, , , , ,

In which our hero’s afternoon Guinness is interrupted by the arrival of a surprise visitor. It is a little four-year-old girl.

  • How did you get all the way to Kyaliwajjala from Kireka? I thought the traveling range for little kids like you is greatly limited by factors such as the severe shortness of your legs and your lack of jobs that provide taxi fare.
  • Baz, where there is a will and a mind as brilliant as mine, there is a way. 
  • What is your will, then, Lizzie? Did everyone and not just me move out of Kireka? Is there no one left to annoy? Do you, therefore, have to travel this far in search of prey?
  • Ah, Bazzie, still as cute as ever. I can’t wait until I am tall enough to pinch your cheeks. Don’t let the fact that I hardly ever thought about you convince you that I did not miss you. You have always been very dear to me. How is work? Munange, these days I just see you in the papers.
  • Well, work is…
  • …And enough small talk. Baz, I am here to ask for your help as a media professional. My mother is standing for elected office, you see.
  • You have a mother? I could have sworn you were the byproduct of careless toxic waste disposal.
  • Hah. Yes. Cute, as I said. Anyway, my mother got it into her head that she should stand for the Local Council. I love her dearly, of course, but she isn’t the brightest bulb in the chandelier. She is very impressionable. The Obama thing got to her. Her campaign slogan, for example, is: “Indeed, we are capable of it.”
  • No offense, but your mother is not the sharpest knife in the ninja-belt. 
  • The issues on her campaign are very radical. The other day she was railing about how the white man stole our African brothers from the motherland to be slaves and how heinous that was. She says that the white man should bring them all the hell back. I think she has one particular African brother in mind. The other day she asked me whether I would be willing to take on my stepfather’s name. I don’t have a stepfather, I replied. She said, “You will if all goes according to plan.” She then asked me how I feel about being Lizzie Obama.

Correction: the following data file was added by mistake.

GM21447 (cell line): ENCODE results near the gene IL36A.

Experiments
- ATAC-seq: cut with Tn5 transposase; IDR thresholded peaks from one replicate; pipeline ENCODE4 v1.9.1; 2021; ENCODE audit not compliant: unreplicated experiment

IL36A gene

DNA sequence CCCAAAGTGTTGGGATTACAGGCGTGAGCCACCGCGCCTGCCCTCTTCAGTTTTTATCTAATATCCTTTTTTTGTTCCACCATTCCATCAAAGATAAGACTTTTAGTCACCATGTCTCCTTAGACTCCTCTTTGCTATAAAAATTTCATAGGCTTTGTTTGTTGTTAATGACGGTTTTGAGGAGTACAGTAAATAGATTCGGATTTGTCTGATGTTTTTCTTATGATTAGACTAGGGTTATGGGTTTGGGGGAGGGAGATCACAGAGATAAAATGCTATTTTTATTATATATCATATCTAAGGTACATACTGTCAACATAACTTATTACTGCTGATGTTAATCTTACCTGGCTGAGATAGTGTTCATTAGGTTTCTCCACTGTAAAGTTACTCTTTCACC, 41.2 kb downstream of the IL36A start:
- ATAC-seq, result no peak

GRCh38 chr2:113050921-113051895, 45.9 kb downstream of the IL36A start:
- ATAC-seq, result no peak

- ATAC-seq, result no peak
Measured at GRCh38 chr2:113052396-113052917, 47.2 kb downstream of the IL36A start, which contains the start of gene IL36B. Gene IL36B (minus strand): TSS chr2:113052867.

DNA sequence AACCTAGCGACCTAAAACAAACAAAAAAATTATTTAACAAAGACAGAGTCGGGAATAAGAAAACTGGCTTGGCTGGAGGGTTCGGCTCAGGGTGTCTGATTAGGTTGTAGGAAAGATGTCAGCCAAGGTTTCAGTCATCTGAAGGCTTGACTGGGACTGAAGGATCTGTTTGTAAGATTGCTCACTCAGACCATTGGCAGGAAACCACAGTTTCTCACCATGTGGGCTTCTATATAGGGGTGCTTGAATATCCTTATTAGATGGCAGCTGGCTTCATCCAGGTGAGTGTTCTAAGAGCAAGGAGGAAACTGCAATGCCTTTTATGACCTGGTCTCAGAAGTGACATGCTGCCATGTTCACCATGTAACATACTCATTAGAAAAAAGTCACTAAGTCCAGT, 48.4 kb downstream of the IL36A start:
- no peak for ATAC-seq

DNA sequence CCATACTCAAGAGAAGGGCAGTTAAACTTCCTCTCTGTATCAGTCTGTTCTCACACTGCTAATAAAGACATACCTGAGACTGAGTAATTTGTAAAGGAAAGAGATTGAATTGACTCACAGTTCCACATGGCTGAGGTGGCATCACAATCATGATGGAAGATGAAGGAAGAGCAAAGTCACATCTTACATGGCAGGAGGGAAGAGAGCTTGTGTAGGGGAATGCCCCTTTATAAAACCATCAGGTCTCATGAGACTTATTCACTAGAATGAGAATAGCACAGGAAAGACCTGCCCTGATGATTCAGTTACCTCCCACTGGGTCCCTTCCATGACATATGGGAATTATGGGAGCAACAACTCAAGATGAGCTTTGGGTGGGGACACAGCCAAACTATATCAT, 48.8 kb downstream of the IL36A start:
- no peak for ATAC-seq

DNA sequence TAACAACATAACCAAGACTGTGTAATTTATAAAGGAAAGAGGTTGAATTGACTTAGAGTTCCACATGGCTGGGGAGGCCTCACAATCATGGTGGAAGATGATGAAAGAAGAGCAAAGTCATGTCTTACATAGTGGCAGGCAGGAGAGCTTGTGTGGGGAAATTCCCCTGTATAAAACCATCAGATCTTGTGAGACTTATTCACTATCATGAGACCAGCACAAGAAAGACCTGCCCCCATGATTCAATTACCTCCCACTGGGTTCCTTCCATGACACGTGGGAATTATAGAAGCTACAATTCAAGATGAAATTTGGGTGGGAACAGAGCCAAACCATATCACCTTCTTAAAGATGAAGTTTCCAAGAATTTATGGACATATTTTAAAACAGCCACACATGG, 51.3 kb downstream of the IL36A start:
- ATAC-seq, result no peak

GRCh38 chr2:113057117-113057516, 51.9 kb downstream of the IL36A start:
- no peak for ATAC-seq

• First of all, and I am tired of having to say this, the didn’t steal the slaves. They bought them. Why are Africans so insistent on denying their complicity in this crime? Why don’t we want to take responsibility for our part in this?
  • And enough about you, Baz. As I was saying, my mother is really working hard in this campaign…
  • Besides, Obama is not the descendant of a slave.
  • Did you miss the part where I suggested that my mother is stupid by saying she is not the sharpest tooth in the chicken-grinder? 
  • So she has a crush on Obama and so she is trying to get into political office and to pressure the white man to repatriate the descendants of slaves in the hope that Obama will be sent to Kireka, where he will meet her and marry her? 
  • You see my problem.
  • I don’t see how I can do anything about this except laugh until my ears pop, of course.
  • There is. The media has greatly underplayed the criticisms against Obama, almost to the point of absolutely ignoring them. I believe that it is your duty to publicise these criticisms and, in doing so, kill my mother’s crush and let life get back to normal. Well, as normal as life can be when you are a brilliant genius child with a mother who cannot be described as the spangliest tutu in the closet.
  • Hmm. I’ll see what I can do. But I cannot promise anything. Many people are tired of hearing about him.
  • They are tired of hearing the sloppy slop-slop sounds of the media’s wet lips on his backside. Publish the criticisms. You know us, the public. We love to build someone up and then tear them down.
  • Okay. Let me get to work on his illegitimate children and his drug addiction and his latent homosexuality.
  • Brilliant.